When searching for a leading man to play an all-action, Alpha male sleuth, one might have thought casting directors would be inundated with A-list actors.
There is just one problem, according to author Lee Child: they are all too short.
The writer, whose best-selling Jack Reacher novels are being adapted for television, said there are “very few” tall actors suitable for the roles, with fans complaining after Tom Cruise appeared in a film version.
Speaking to the Sunday Times about his search for a new actor for the television series, Child said it had been a long process he likened to "looking for Cinderella, only with an army boot instead of a glass slipper".
At 5ft 7in, Cruise was ten inches shorter than the Reacher of the popular novels, leading to a backlash from dedicated fans.
"There are very few tall actors around," Child said. "Daniel Craig was suggested, but he's only knee high to Reacher."
The role has now been awarded to 37-year-old American actor Alan Ritchson, who is 6ft 2in and has appeared in The Hunger Games and CSI: Miami.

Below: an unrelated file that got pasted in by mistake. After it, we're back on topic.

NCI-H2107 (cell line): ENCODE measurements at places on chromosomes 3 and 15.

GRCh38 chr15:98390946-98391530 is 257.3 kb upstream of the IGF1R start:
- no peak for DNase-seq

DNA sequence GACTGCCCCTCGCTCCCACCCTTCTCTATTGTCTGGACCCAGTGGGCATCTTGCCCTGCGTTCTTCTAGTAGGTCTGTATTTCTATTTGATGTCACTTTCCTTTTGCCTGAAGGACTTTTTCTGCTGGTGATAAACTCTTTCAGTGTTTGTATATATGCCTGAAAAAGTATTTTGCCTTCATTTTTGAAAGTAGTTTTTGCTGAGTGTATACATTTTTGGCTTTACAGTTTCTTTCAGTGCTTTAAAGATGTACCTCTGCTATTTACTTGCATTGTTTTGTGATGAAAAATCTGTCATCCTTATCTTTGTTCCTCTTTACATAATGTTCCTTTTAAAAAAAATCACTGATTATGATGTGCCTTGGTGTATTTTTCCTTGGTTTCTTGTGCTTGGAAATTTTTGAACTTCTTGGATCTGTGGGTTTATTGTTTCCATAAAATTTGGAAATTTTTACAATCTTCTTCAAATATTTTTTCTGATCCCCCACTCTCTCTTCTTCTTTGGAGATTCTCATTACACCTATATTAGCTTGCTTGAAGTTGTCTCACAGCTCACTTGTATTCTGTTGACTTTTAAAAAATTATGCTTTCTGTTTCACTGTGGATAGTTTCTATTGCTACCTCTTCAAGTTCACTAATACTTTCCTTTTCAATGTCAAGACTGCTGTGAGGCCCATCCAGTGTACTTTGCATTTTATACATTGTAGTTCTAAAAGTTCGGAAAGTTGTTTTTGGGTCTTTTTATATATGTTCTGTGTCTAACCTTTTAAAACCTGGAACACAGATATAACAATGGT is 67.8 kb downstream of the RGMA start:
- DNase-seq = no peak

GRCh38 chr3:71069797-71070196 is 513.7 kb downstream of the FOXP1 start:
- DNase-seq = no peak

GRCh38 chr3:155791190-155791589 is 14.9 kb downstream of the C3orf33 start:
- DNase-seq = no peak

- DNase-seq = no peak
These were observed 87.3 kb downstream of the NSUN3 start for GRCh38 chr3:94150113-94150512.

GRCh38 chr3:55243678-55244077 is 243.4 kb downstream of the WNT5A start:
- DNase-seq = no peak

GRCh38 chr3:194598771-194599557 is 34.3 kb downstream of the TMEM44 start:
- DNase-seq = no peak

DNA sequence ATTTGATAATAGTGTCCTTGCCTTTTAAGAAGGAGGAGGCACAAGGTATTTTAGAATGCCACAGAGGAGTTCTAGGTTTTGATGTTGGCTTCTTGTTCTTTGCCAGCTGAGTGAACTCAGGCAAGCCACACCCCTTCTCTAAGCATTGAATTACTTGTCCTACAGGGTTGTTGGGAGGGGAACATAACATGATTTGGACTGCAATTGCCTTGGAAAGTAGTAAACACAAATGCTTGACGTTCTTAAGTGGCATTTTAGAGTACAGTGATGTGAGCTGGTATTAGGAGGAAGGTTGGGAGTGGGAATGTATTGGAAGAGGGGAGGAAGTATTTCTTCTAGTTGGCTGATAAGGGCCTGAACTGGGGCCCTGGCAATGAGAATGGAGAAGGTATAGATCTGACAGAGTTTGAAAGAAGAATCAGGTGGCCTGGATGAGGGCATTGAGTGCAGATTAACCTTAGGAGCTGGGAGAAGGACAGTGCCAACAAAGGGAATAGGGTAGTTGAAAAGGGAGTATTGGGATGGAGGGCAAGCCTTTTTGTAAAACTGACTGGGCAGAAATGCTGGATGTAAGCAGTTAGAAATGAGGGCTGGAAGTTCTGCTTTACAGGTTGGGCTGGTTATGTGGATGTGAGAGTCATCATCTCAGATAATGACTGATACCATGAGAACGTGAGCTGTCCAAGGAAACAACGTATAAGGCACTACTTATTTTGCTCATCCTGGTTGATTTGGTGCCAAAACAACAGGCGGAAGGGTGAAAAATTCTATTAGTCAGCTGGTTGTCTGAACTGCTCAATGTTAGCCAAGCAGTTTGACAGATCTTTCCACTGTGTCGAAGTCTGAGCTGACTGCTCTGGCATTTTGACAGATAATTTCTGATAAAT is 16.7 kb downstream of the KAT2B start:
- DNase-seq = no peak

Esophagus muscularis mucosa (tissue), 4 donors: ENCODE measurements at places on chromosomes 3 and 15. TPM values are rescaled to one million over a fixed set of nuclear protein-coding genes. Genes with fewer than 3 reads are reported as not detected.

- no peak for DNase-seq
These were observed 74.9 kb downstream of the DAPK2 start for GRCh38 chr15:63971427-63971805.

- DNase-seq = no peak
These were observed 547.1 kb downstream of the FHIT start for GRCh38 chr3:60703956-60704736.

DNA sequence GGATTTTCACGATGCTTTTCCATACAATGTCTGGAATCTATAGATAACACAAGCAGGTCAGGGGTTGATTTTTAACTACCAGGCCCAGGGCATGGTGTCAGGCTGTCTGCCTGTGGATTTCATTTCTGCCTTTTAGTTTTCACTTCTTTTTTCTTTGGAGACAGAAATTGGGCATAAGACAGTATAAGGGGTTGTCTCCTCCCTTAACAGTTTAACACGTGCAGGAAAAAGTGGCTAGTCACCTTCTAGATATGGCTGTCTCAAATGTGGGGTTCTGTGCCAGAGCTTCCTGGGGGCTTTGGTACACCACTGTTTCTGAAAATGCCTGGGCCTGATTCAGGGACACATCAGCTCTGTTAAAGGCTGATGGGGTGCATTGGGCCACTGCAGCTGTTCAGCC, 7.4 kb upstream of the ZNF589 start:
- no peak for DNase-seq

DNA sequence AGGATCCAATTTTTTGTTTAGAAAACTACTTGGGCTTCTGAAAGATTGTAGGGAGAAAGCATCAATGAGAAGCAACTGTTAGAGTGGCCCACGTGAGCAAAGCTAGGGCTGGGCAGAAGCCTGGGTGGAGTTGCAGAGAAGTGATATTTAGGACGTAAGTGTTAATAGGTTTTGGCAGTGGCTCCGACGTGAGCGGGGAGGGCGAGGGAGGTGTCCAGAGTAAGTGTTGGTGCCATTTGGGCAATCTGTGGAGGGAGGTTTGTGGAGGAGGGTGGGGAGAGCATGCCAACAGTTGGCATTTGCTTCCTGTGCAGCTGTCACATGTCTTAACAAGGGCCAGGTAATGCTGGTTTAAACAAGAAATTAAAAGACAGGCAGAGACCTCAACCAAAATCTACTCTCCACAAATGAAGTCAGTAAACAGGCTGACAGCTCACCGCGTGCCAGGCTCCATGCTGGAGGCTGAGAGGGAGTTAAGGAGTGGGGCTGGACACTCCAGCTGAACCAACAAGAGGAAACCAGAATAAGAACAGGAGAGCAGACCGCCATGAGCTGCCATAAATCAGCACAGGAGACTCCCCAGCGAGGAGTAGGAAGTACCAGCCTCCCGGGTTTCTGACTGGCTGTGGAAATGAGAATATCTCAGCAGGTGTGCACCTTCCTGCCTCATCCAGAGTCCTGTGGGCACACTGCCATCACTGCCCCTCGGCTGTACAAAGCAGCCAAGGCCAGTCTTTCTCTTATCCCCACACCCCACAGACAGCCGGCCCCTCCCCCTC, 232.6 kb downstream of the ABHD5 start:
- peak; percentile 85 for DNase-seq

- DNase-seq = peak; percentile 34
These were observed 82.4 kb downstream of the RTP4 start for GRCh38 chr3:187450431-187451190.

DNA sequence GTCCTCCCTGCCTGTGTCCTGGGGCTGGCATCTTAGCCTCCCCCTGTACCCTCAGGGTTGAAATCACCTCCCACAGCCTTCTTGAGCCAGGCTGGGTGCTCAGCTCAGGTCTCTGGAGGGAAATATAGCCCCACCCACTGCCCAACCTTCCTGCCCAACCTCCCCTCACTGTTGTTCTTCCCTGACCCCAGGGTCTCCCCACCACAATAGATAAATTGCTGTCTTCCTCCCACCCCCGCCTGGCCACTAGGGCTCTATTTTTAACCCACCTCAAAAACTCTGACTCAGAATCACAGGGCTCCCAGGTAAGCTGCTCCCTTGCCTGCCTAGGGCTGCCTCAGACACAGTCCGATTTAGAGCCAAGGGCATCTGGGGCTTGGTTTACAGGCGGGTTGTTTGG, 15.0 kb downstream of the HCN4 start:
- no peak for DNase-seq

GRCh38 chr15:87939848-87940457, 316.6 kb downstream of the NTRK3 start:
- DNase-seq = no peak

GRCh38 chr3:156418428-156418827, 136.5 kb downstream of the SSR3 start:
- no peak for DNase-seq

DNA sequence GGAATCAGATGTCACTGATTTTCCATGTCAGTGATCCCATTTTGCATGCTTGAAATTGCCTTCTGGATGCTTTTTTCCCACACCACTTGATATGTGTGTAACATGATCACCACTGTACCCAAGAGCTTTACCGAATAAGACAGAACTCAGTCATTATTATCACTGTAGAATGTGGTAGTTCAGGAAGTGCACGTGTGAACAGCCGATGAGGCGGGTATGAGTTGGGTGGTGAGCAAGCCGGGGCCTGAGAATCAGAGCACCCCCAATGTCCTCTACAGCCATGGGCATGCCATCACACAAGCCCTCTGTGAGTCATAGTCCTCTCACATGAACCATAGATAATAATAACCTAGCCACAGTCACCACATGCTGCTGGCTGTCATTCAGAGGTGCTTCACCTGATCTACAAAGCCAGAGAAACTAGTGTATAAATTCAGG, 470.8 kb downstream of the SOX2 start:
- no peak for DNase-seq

Some actors have previously spoken about the challenges of having a short stature.
James McAvoy, who is 5ft 7in, said he “sometimes gets told I’m too short for a role”, or made to feel like it was “unbelievable” for a leading lady to be attracted to him.
Al Pacino has spoken of how he nearly missed out on his role in The Godfather after film-makers thoughts he was too short, while John Cleese, the comedian, once branded “little Welsh bandy-legged guy” Daniel Craig “simply not tall enough” to play James Bond.
Daniel Radcliffe, who is 5ft 5in, has joked he was perfectly qualified to play characters in the Armed Forces, with the minimum height for a Royal Marine 5ft, adding: “Dustin Hoffman and Tom Cruise have very different careers, and they’re both about the same height as I am.”
The character of Jack Reacher, star of Child’s crime thriller novels, is described as a US Army military police veteran and wanderer who roams the country investigating suspicious circumstances and righting wrongs.
The books have sold an estimated 100 million copies.
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